After months of debate, a new five-year farm bill emerged from the House-Senate conference committee on Monday and it may go to a vote in the full House as soon as tomorrow. Iowa Senator Chuck Grassley, a Republican, says key elements of the legislation he authored about payment limits and other reforms have been “watered down” to the point they will have little or no impact.
Grassley says, “The chairman of the House Agriculture Committee, chairing the conference committee, decided he didn’t like it because it wasn’t good for Southern agriculture, so he just simply neutered them, effectively.” Representative Frank Lucas, a Republican from Oklahoma, chairs the panel and Grassley says he’s very dissatisfied with actions Lucas has taken in the $500-billion bill.
According to Grassley, the new farm bill contains target prices and other safety nets for rice, cotton and peanuts that are better than the current farm bill. “There’s still things in there he wants you to believe that he’s doing what I want done, but it’s got so many conditions, so many loopholes,” he says. The new farm bill, according to Grassley, is “bad for agriculture, it’s bad for taxpayers who are worried about the debt, it’s bad for our credibility with trading partners, and it’s bad for the future of farm programs.”
One provision of Grassley’s that was removed would have limited the number of managers who could benefit from individual farming operations to one. With that element gone, Grassley says the bill will lead to tremendous waste. Grassley says, “One farming operation had 16 managers and there’s so many loopholes, every third cousin of every farming operation is going to benefit from the farm program.”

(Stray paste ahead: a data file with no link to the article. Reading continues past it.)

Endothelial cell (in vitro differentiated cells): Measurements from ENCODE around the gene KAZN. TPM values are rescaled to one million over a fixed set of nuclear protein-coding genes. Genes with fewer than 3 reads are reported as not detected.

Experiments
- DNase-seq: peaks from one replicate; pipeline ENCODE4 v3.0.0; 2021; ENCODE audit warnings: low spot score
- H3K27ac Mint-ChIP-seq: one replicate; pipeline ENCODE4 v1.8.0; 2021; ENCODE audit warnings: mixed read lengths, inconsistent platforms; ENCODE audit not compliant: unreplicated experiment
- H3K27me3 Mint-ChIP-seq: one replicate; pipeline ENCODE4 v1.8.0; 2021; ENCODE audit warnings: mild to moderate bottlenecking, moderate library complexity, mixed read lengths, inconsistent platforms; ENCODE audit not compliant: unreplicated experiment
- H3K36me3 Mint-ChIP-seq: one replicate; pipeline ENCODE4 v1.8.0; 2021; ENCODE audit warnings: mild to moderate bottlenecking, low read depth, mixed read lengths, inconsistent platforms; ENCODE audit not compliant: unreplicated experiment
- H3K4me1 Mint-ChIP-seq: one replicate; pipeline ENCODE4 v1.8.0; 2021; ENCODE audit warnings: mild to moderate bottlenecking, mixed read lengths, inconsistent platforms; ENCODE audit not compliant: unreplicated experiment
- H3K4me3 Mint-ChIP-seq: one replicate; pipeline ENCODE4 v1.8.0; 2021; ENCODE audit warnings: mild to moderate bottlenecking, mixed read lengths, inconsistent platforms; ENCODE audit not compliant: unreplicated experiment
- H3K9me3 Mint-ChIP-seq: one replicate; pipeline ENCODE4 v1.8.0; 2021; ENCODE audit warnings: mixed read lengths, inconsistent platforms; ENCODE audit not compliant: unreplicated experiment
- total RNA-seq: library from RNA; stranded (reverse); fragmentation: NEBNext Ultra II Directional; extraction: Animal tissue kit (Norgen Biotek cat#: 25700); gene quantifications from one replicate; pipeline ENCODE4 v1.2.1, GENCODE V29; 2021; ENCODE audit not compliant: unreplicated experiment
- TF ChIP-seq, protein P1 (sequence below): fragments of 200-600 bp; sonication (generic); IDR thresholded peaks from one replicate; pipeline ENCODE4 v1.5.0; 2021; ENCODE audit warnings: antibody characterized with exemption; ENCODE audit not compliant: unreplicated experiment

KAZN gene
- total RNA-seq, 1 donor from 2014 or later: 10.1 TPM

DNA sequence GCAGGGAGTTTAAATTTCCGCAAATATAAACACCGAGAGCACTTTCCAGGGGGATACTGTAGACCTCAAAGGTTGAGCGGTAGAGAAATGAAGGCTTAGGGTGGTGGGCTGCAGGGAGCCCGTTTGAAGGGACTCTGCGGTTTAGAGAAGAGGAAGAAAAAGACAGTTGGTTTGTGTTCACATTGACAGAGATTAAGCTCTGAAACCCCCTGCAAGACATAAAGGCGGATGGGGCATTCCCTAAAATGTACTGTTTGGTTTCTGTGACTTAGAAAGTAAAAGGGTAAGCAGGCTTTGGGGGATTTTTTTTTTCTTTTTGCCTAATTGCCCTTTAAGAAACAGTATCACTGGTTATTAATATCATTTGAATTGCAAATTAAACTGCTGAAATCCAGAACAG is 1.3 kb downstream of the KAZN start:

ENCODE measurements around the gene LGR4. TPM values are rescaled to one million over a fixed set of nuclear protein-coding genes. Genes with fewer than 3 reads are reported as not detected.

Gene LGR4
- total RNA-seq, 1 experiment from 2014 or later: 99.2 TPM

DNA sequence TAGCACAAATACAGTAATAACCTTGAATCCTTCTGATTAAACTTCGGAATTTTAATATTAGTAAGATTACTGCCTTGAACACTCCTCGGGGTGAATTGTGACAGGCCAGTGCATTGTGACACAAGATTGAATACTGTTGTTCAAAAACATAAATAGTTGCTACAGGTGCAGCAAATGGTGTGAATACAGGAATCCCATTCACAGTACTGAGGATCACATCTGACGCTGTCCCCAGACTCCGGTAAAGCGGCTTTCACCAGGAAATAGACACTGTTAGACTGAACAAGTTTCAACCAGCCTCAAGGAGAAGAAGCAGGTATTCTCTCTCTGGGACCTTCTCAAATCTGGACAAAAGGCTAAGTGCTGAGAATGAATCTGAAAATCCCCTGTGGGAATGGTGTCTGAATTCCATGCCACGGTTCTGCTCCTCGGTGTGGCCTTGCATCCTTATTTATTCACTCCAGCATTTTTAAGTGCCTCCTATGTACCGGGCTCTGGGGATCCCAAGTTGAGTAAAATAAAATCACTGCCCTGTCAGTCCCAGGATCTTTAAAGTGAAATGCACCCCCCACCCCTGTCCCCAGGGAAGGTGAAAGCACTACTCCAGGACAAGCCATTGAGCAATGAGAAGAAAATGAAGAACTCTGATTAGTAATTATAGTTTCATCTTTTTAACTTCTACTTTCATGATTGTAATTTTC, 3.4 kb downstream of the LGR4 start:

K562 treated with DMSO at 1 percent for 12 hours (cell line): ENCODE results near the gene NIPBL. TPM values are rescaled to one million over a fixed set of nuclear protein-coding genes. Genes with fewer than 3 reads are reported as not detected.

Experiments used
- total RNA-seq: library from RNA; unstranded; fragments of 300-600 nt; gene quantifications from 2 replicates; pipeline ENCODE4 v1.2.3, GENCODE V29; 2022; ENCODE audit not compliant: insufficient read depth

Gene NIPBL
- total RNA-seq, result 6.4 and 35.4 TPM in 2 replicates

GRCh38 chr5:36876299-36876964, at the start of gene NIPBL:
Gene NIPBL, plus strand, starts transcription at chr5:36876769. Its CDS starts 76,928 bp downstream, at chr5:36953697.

Grassley says a select few members of Congress are allowing the farm program to be “exploited by putting wealthy, so-called farmers ahead of small- and medium-sized farms and young and beginning farmers. This is an example of why Congress has a 12-percent approval rating.” Grassley says the legislation he included in the farm bill had been overwhelmingly approved months ago by members of both parties in both chambers. “The Congressional Budget Office said that my amendment would save $387-million,” Grassley says, “so here’s $387-million going out the door because it doesn’t quite fit in to Southern agriculture.”
The document is 957-pages long. Grassley says he hasn’t read the entire farm bill yet and isn’t ready to say if he’ll vote for or against it. While it’s expected to go to a vote in the House on Wednesday, it may not go before the Senate until next week.
Iowa Senator Tom Harkin, a Democrat, released a statement on the farm bill’s progress, saying: “The bipartisan, bicameral agreement will help to reduce the federal budget deficit while strengthening the economy in rural areas and nationally, providing future certainty and income protection to the agricultural sector, conserving natural resources, promoting healthier nutrition, and boosting renewable energy.”